Student delivers lecture at Library of Congress
St. Olaf College student Johnna Purchase ’14 delivered a lecture at the Library of Congress this week examining the material and cultural history of James Joyce’s Ulysses.
Purchase used the July 25 lecture, titled “The ineluctable modality of the visible: the seen and unseen legacy of James Joyce’s Ulysses,” to share some of what she’s learned during her summer internship at the largest library in the world.
“This lecture, and my internship as a whole, requires me to look at books from a totally different perspective than what I use as a student of English literature,” she says. “Rather than valuing a book solely for the text, I am examining the importance of Ulysses as a material object with the cultural agency to shape fields as diverse as typography, art, American book clubs, literary movements, and even censorship law.”
Purchase’s lecture at the Library of Congress serves as a bridge between her time last fall studying at Trinity College in Dublin, which is the setting of Ulysses, and the research she will be doing this fall with St. Olaf Assistant Professor of English Jonathan Naito on Joyce’s use of the stream of consciousness technique in the novel.
A wealth of experience
When Purchase began looking for a summer internship to further prepare her for graduate school, Naito encouraged her to seek opportunities at research libraries in library science. The St. Olaf Piper Center for Vocation and Career then connected her with Mark Dimunation ’74, who stewards some of the nation’s most precious documents in his role as the chief of the Rare Book and Special Collections Division at the Library of Congress.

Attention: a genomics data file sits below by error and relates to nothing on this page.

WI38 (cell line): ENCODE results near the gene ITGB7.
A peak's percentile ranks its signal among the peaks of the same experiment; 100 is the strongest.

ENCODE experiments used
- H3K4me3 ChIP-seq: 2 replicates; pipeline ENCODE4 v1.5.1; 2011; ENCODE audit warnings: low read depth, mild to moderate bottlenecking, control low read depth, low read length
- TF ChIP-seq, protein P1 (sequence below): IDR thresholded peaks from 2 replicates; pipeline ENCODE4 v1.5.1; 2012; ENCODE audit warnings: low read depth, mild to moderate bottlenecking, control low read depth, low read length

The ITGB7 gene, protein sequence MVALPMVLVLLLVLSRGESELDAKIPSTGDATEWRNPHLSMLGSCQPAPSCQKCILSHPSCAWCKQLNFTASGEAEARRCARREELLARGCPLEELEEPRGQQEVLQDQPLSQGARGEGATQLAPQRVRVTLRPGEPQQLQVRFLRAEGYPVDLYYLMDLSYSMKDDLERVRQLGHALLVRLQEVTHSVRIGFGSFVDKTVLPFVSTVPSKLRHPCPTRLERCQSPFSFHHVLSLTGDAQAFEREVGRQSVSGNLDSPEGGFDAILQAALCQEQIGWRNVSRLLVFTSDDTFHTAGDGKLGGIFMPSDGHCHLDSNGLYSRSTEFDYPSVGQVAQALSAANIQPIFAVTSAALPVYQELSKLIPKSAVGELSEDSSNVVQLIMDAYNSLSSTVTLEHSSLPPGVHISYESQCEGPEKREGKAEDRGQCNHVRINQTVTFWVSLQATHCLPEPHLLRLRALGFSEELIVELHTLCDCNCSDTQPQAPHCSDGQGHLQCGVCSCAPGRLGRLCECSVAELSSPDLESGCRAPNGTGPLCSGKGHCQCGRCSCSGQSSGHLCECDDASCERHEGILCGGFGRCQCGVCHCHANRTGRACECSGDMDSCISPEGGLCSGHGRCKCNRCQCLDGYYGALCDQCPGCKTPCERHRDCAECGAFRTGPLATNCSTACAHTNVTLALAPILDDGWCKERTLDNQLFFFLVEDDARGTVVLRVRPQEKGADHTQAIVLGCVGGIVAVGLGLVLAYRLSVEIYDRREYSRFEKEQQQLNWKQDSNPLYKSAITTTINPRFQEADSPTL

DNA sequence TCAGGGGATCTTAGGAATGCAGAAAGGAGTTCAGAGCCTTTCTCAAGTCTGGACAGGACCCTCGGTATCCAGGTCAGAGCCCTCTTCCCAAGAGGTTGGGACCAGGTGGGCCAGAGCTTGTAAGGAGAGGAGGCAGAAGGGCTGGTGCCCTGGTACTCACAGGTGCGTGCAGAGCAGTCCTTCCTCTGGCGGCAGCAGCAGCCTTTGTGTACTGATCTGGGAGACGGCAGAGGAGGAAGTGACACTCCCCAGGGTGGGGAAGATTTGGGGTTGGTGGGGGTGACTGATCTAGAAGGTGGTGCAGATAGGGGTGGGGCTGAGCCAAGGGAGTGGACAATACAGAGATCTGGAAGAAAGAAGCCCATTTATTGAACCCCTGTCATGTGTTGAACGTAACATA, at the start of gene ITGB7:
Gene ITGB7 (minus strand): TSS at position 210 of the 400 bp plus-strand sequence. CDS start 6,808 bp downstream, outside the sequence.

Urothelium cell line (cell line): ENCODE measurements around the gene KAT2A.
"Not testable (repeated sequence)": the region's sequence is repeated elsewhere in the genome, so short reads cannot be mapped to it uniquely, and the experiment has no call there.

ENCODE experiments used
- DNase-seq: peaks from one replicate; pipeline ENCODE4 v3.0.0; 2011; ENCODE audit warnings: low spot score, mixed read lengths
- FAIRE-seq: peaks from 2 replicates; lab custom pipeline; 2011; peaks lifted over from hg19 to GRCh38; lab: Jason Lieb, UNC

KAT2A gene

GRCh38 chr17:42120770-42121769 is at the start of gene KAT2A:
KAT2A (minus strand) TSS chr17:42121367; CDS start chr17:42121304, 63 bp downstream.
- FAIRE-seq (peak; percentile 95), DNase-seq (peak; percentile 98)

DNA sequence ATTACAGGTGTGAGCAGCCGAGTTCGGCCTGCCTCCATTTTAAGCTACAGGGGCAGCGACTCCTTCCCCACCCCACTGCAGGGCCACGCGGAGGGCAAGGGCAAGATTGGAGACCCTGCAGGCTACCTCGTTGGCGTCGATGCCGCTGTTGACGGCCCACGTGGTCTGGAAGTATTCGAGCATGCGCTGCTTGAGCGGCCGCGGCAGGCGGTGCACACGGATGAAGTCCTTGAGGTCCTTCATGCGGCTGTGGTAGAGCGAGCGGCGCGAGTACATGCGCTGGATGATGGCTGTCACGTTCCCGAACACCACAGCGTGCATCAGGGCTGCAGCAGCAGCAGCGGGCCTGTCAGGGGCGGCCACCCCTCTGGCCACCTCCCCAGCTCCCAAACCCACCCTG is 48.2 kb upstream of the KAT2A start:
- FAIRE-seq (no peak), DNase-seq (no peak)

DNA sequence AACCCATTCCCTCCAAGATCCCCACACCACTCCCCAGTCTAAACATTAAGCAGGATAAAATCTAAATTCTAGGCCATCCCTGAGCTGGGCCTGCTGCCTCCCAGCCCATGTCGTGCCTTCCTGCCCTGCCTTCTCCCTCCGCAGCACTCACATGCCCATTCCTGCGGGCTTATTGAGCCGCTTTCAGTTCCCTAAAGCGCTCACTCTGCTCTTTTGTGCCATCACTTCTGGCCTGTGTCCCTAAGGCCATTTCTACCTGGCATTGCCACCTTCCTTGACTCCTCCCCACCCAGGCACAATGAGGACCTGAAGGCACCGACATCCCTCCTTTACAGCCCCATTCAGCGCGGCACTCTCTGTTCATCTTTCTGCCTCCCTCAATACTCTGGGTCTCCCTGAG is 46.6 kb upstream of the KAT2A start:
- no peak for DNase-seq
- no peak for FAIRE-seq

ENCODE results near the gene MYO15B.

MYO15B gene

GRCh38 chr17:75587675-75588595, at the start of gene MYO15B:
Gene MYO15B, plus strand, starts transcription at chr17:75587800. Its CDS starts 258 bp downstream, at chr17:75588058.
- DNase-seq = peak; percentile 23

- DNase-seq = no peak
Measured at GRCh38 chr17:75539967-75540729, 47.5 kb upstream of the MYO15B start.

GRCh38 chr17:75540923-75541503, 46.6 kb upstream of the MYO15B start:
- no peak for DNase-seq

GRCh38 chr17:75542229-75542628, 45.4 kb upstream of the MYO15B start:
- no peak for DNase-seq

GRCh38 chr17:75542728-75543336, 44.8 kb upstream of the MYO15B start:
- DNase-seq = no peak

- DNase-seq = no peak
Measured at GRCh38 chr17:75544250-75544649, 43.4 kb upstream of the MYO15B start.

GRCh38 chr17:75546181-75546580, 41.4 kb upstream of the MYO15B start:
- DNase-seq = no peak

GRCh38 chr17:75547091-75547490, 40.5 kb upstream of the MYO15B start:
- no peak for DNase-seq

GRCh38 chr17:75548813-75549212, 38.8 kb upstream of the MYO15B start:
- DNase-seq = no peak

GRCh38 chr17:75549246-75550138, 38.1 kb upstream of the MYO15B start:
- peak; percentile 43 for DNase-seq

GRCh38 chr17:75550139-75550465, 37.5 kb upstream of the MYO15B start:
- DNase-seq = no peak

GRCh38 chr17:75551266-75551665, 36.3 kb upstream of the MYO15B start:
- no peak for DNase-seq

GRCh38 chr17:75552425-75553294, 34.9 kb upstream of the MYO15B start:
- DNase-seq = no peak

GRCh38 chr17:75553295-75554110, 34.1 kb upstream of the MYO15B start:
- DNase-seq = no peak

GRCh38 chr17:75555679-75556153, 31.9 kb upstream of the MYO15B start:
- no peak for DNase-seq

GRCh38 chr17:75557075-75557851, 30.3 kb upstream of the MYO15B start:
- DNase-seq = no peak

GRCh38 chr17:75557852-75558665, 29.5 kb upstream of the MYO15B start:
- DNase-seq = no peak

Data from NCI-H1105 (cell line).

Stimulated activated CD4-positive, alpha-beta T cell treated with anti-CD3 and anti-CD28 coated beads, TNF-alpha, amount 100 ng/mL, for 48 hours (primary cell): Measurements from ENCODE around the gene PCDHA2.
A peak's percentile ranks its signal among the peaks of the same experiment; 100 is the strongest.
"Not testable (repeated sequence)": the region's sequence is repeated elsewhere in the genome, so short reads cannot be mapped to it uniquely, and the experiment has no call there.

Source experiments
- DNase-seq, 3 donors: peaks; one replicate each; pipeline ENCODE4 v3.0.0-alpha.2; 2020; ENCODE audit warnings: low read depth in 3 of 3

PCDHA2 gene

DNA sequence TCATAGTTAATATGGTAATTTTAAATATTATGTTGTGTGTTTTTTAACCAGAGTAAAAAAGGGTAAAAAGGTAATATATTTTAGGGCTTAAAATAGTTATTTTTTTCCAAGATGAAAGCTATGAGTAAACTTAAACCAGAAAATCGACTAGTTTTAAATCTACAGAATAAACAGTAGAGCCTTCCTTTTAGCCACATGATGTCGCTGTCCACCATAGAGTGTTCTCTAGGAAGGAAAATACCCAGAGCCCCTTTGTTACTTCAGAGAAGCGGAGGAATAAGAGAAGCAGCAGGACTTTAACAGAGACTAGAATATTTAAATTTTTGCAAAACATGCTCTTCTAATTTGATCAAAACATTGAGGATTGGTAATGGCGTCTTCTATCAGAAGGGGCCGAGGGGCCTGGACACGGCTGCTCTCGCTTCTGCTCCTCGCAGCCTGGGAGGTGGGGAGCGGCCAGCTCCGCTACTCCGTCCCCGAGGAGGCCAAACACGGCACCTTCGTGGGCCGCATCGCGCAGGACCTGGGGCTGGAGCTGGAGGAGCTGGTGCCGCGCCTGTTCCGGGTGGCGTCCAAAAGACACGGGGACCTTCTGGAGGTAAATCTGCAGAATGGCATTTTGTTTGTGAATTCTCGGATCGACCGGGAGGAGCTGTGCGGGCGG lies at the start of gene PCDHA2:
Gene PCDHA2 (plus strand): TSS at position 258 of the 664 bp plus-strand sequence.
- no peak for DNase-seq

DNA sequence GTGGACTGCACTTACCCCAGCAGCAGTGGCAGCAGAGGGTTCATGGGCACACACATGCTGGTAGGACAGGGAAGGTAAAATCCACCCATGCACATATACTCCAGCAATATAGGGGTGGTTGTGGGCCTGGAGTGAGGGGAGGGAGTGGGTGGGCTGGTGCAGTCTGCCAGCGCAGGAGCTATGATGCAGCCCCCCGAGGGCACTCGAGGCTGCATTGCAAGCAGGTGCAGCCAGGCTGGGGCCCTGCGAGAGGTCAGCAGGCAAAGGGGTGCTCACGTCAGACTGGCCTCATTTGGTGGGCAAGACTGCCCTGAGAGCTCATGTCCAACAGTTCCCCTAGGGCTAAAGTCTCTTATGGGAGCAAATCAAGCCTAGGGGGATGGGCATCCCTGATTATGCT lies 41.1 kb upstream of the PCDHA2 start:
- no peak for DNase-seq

That connection enabled Purchase to receive an internship at the Library of Congress, which serves as the research arm of the United States Congress and is the nation’s oldest federal cultural institution. Making the move to Washington, D.C., for the summer was made possible through the internship funding Purchase received from the Piper Center, as well as through the generosity of St. Olaf alumni who opened their home to her for the summer.
Her work at the Library of Congress has given Purchase the opportunity to work closely with a concentrated gathering of rare material, including the first edition of Ulysses and fine press illustrations of works by Joyce. She’s also learned about collections management, curating special collections, and about other important American literary contributions such as the poets laureates and the New York–based St. Mark’s Poetry Project.
And she’s not the only one who has enjoyed the experience. Dimunation says that it has been a joy to have an Ole at the Library of Congress this summer.
“Nothing tugs on the heart strings of an Ole more than watching a current student flourish and shine,” he says. “I am reminded of the earnest, open-minded nature of a St. Olaf education and the generosity of spirit that is imbued in the St. Olaf experience.”